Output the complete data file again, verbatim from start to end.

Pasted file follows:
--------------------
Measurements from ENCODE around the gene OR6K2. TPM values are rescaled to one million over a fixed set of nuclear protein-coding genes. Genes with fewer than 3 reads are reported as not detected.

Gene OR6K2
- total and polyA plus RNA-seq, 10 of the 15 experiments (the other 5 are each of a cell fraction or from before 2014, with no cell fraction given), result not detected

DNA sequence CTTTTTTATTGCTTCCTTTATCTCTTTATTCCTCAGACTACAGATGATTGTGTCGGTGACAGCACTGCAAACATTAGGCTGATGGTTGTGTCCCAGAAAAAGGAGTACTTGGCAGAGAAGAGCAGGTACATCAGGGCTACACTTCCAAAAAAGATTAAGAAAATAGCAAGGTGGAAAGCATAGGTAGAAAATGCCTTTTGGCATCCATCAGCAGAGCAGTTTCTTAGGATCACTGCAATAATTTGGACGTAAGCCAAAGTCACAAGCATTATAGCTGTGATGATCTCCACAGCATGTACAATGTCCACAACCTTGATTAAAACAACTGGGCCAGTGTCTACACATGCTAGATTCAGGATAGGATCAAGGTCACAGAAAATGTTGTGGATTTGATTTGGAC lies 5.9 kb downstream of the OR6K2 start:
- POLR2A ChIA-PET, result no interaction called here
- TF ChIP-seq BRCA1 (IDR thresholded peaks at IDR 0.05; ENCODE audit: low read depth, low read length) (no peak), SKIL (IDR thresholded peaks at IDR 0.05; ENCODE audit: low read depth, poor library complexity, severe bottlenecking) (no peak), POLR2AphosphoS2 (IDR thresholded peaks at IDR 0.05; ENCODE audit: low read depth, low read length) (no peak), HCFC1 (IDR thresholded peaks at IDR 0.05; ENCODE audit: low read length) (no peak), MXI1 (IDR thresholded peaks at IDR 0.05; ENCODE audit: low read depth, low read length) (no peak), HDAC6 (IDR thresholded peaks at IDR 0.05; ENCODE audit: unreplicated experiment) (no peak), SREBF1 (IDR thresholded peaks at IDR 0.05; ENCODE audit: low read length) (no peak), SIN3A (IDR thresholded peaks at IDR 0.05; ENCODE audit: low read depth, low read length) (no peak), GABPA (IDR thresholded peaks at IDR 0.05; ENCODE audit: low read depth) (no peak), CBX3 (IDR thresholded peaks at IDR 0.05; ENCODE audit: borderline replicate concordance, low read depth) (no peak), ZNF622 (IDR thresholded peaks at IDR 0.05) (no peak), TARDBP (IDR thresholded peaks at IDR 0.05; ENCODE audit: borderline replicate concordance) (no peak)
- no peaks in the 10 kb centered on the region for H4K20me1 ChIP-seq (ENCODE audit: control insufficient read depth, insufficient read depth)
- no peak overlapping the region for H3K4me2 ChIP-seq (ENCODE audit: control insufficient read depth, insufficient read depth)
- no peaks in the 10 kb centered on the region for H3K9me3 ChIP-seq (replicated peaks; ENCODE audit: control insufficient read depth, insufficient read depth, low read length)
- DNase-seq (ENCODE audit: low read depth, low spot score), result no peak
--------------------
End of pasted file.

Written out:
Measurements from ENCODE around the gene OR6K2. TPM values are rescaled to one million over a fixed set of nuclear protein-coding genes. Genes with fewer than 3 reads are reported as not detected.

Gene OR6K2
- total and polyA plus RNA-seq, 10 of the 15 experiments (the other 5 are each of a cell fraction or from before 2014, with no cell fraction given), result not detected

DNA sequence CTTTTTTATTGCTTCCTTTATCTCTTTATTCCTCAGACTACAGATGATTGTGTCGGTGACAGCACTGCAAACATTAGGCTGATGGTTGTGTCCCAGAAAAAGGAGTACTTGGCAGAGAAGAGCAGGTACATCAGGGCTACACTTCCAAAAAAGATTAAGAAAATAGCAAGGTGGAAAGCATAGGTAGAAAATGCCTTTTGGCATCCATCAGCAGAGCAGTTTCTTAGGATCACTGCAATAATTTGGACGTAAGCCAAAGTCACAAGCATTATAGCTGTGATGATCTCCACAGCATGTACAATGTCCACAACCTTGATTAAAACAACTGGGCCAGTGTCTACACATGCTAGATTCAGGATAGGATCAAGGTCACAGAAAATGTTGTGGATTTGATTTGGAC lies 5.9 kb downstream of the OR6K2 start:
- POLR2A ChIA-PET, result no interaction called here
- TF ChIP-seq BRCA1 (IDR thresholded peaks at IDR 0.05; ENCODE audit: low read depth, low read length) (no peak), SKIL (IDR thresholded peaks at IDR 0.05; ENCODE audit: low read depth, poor library complexity, severe bottlenecking) (no peak), POLR2AphosphoS2 (IDR thresholded peaks at IDR 0.05; ENCODE audit: low read depth, low read length) (no peak), HCFC1 (IDR thresholded peaks at IDR 0.05; ENCODE audit: low read length) (no peak), MXI1 (IDR thresholded peaks at IDR 0.05; ENCODE audit: low read depth, low read length) (no peak), HDAC6 (IDR thresholded peaks at IDR 0.05; ENCODE audit: unreplicated experiment) (no peak), SREBF1 (IDR thresholded peaks at IDR 0.05; ENCODE audit: low read length) (no peak), SIN3A (IDR thresholded peaks at IDR 0.05; ENCODE audit: low read depth, low read length) (no peak), GABPA (IDR thresholded peaks at IDR 0.05; ENCODE audit: low read depth) (no peak), CBX3 (IDR thresholded peaks at IDR 0.05; ENCODE audit: borderline replicate concordance, low read depth) (no peak), ZNF622 (IDR thresholded peaks at IDR 0.05) (no peak), TARDBP (IDR thresholded peaks at IDR 0.05; ENCODE audit: borderline replicate concordance) (no peak)
- no peaks in the 10 kb centered on the region for H4K20me1 ChIP-seq (ENCODE audit: control insufficient read depth, insufficient read depth)
- no peak overlapping the region for H3K4me2 ChIP-seq (ENCODE audit: control insufficient read depth, insufficient read depth)
- no peaks in the 10 kb centered on the region for H3K9me3 ChIP-seq (replicated peaks; ENCODE audit: control insufficient read depth, insufficient read depth, low read length)
- DNase-seq (ENCODE audit: low read depth, low spot score), result no peak